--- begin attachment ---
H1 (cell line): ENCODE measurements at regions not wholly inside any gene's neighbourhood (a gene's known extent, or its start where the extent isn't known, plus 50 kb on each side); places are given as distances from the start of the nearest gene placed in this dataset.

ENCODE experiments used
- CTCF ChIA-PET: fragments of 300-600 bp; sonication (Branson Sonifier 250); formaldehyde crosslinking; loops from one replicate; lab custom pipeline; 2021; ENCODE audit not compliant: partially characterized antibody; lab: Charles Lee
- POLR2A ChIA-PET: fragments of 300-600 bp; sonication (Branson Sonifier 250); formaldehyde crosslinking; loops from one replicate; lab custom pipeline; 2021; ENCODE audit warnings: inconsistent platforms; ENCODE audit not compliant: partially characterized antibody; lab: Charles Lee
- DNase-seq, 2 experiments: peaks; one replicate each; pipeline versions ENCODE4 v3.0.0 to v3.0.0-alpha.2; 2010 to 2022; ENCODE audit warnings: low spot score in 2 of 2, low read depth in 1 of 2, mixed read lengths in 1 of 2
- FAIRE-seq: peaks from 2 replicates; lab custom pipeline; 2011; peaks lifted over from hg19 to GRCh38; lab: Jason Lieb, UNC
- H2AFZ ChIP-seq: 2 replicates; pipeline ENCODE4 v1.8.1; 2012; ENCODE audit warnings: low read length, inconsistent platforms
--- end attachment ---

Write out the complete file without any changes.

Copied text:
H1 (cell line): ENCODE measurements at regions not wholly inside any gene's neighbourhood (a gene's known extent, or its start where the extent isn't known, plus 50 kb on each side); places are given as distances from the start of the nearest gene placed in this dataset.

ENCODE experiments used
- CTCF ChIA-PET: fragments of 300-600 bp; sonication (Branson Sonifier 250); formaldehyde crosslinking; loops from one replicate; lab custom pipeline; 2021; ENCODE audit not compliant: partially characterized antibody; lab: Charles Lee
- POLR2A ChIA-PET: fragments of 300-600 bp; sonication (Branson Sonifier 250); formaldehyde crosslinking; loops from one replicate; lab custom pipeline; 2021; ENCODE audit warnings: inconsistent platforms; ENCODE audit not compliant: partially characterized antibody; lab: Charles Lee
- DNase-seq, 2 experiments: peaks; one replicate each; pipeline versions ENCODE4 v3.0.0 to v3.0.0-alpha.2; 2010 to 2022; ENCODE audit warnings: low spot score in 2 of 2, low read depth in 1 of 2, mixed read lengths in 1 of 2
- FAIRE-seq: peaks from 2 replicates; lab custom pipeline; 2011; peaks lifted over from hg19 to GRCh38; lab: Jason Lieb, UNC
- H2AFZ ChIP-seq: 2 replicates; pipeline ENCODE4 v1.8.1; 2012; ENCODE audit warnings: low read length, inconsistent platforms